There are a couple of particularly splendid examples of these Empire leftovers on Shirley High Street, Southampton, which I keep meaning to record before they finally vanish.  They're a pair of full-on imperial lions-banners-and-Britannia mouldings in a niche situated on the brick facade above the plate-glass of two shopfronts, one currently a cut-price goods market (the sort of cheap stuff that would once have been described as "Empire made"), the other an upscale Indian restaurant. Now there's irony for you! But I think I'm probably going to need a step-ladder to get the picture.

* And if you've ever tried to manoeuvre a large vehicle round one of those labyrinthine French underground multi-storey carparks, you'll appreciate the airy roominess of the British equivalent. Though my kids used to love the way the shiny, grippy texture of the flooring they use down there makes tyres turning a tight corner at 5 m.p.h. squeal like a Hollywood car-chase.


Mike in San Diego said...

We don't even have the lions in the U.S., just tacky tacky boxes that all look alike, especially here in Southern California. No wonder many photographers prefer times past where at least the architecture had some character. Will there be a time in the future when tacky tacky is perceived to have character? Lewis Baltz may have thought so. Should I get busy photographing 7-Elevens, Walmarts and McDonalds? Nah.

Mike C. said...


At the risk of coming on as a contrarian (moi?) I think there's a lot to be said for photographing the environment you're in, rather than writing it off as uninteresting. Having grown up in the very essence of British "subtopia" ( a New Town) that's where I acquired all my instincts, aesthetic and otherwise: I suppose it might have been different if I had moved there from somewhere else.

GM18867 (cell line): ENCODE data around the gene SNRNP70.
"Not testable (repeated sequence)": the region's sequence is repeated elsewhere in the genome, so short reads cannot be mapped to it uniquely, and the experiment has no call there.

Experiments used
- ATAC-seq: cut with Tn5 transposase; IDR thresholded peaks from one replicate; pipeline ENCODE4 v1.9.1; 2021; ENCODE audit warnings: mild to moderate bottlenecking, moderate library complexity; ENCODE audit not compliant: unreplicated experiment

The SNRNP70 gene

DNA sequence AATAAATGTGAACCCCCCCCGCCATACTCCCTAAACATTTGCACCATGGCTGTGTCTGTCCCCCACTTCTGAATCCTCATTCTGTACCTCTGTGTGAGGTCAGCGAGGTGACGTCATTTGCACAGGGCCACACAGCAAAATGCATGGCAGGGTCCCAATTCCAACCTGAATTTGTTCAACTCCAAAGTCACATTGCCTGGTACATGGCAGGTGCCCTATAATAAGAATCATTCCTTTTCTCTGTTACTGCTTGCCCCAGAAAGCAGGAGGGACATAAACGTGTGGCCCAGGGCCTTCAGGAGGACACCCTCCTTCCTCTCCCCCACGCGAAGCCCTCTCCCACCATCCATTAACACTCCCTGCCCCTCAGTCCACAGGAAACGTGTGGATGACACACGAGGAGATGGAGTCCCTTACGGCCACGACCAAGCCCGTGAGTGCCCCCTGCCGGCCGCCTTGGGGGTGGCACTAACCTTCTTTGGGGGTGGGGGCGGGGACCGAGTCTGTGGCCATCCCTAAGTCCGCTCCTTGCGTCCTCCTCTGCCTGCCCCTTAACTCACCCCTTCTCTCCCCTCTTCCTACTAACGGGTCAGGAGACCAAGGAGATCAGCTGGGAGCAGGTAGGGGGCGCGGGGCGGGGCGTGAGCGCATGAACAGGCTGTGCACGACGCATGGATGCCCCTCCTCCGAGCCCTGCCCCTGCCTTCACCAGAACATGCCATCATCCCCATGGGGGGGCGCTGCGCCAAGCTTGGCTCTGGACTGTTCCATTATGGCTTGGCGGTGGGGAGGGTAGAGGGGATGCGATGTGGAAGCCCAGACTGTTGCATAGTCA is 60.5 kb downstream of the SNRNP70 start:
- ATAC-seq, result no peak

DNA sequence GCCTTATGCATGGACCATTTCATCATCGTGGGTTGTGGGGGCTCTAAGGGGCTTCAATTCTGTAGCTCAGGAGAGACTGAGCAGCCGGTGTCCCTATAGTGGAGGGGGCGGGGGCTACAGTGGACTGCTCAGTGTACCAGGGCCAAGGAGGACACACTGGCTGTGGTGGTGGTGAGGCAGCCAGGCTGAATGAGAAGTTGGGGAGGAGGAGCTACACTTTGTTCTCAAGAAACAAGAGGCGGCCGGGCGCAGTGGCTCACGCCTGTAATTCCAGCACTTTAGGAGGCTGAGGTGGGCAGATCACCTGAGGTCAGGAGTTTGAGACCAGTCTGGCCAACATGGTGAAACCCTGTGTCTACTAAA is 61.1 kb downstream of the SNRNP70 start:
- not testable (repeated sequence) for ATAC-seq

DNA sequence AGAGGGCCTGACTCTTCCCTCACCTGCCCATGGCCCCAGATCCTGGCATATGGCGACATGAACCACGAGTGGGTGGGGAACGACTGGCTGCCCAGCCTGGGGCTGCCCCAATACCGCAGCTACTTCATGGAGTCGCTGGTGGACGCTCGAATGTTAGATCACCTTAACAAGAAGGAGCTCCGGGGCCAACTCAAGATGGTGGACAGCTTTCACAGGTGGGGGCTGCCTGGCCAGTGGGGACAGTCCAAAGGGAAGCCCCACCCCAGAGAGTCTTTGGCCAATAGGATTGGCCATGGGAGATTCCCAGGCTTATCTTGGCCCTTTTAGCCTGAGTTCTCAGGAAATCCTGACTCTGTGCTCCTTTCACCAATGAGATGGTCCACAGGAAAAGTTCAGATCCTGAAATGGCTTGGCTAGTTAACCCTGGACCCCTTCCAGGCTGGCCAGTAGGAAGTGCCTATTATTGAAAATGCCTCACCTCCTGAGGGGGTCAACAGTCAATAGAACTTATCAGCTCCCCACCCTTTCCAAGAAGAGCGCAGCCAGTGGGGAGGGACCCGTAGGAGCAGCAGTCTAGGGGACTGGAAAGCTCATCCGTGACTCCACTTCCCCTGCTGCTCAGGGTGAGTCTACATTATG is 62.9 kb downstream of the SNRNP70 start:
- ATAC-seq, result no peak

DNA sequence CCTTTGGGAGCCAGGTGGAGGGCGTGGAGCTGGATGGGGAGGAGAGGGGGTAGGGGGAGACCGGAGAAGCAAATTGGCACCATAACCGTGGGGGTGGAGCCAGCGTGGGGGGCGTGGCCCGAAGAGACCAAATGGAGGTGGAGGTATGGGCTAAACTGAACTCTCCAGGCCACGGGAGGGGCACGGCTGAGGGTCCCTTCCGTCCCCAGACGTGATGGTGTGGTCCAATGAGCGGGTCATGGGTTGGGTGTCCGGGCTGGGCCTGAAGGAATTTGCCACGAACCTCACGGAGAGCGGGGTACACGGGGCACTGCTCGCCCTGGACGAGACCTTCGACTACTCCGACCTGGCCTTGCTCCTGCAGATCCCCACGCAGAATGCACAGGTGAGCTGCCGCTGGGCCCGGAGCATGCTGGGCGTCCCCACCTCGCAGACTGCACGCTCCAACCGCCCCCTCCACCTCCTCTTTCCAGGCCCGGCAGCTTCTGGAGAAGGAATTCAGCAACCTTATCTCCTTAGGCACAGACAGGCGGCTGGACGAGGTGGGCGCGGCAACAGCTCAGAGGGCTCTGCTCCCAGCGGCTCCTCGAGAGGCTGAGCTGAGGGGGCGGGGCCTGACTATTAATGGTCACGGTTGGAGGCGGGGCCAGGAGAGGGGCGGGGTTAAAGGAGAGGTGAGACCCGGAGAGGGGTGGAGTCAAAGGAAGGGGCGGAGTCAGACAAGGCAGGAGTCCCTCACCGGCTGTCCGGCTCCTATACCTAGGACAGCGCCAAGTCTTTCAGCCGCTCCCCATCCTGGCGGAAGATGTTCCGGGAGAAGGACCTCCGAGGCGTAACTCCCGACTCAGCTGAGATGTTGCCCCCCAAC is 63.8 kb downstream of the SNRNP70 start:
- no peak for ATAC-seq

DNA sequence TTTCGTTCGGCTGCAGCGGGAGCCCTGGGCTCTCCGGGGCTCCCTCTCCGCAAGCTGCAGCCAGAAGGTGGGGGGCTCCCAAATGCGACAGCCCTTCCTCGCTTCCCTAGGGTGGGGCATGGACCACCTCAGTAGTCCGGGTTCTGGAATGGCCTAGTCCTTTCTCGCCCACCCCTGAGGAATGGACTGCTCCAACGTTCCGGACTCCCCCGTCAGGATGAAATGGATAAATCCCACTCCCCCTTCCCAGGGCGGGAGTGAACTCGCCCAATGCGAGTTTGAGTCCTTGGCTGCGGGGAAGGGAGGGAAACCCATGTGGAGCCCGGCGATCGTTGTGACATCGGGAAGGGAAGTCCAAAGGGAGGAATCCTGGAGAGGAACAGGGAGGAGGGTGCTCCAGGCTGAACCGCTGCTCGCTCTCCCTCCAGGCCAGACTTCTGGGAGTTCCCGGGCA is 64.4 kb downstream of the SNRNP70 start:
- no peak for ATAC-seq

I once came across an interesting quote in a book on urban planning that speculated whether, for the kids growing up there, these "bland" council estates might prove, in time, to be the object of as much nostalgia as, say, idyllic villages. I can attest that this is the case. I really regret not having any proper photographs of our block of flats, for example, demolished a few years ago. And I was sad to discover that another house we'd lived in -- built out of ticky tacky the year before we moved in -- has been extended and modified by subsequent owners beyond recognition (most publicly-owned housing was sold off in the Thatcher years). Again, wish I had artfully-made photographs, not just of that house, but of the general area, that conveyed what it was like to live there in the early 1960s, when it was all new...